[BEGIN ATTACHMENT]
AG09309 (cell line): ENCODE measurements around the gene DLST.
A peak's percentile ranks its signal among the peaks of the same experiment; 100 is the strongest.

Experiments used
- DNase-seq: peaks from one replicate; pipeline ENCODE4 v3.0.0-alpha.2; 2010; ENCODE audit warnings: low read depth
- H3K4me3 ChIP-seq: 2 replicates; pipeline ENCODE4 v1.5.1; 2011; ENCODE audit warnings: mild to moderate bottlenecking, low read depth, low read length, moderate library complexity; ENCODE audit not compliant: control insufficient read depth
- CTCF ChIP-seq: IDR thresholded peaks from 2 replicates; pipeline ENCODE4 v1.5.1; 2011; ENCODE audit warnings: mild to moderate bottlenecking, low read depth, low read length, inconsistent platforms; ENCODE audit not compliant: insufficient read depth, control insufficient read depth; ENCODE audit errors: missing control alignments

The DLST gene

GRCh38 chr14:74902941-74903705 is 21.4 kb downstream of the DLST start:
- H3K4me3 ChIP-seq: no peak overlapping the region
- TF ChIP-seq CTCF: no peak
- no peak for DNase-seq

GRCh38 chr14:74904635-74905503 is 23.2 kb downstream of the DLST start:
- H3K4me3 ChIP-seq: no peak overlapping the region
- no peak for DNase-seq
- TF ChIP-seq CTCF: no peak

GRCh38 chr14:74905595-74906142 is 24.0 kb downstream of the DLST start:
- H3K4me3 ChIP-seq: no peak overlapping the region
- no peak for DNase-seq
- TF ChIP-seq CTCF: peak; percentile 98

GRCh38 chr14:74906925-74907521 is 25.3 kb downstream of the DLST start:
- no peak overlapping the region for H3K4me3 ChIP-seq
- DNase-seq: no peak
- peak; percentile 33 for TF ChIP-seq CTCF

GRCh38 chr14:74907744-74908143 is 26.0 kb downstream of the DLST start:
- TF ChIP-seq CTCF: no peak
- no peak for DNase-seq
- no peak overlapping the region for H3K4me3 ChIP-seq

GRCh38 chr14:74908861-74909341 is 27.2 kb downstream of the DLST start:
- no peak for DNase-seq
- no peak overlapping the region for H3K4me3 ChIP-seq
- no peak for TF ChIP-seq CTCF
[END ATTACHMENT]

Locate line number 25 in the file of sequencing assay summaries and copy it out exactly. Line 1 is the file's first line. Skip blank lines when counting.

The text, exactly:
- TF ChIP-seq CTCF: no peak